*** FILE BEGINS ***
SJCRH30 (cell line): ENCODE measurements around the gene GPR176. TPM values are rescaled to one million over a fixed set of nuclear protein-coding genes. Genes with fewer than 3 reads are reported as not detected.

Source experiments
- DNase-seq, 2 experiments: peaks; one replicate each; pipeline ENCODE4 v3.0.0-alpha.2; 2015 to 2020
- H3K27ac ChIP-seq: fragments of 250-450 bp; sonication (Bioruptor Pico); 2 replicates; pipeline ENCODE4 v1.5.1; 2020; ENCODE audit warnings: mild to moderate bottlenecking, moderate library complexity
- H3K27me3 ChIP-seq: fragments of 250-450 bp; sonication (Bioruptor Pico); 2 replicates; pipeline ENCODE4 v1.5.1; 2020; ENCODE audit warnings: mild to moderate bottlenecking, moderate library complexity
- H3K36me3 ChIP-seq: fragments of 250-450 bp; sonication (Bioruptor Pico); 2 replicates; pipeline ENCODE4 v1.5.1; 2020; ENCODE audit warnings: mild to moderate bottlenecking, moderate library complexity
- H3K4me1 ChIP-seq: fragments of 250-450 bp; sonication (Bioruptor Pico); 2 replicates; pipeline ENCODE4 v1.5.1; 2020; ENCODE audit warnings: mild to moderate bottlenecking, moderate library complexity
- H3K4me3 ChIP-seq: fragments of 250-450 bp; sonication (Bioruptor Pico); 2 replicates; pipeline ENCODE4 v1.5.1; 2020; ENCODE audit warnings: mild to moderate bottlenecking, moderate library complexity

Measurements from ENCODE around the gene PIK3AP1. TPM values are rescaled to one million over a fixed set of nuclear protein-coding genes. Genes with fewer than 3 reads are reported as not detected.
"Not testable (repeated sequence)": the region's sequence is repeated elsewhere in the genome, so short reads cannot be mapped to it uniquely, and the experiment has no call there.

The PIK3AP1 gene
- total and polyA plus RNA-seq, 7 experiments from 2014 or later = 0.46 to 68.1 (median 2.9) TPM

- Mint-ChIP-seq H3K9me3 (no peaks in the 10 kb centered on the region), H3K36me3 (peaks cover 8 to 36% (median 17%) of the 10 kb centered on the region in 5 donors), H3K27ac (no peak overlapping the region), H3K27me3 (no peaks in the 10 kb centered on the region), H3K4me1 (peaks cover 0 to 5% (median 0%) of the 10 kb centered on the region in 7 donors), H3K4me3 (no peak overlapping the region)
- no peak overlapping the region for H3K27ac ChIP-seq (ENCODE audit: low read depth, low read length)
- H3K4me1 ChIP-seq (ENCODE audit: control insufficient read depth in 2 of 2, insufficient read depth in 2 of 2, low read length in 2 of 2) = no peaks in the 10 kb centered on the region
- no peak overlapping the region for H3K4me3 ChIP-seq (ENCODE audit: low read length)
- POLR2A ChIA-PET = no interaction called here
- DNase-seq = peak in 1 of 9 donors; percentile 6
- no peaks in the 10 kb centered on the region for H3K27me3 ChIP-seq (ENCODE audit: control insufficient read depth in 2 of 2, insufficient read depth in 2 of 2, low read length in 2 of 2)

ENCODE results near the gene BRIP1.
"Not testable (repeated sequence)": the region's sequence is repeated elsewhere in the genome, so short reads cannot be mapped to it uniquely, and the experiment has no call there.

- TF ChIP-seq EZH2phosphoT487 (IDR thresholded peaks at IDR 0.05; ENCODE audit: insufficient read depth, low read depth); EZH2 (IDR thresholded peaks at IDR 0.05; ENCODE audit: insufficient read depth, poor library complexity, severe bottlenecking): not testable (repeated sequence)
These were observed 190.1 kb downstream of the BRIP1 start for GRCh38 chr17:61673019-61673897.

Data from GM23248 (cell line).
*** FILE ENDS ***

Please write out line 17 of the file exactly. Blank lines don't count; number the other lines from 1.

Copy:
- POLR2A ChIA-PET = no interaction called here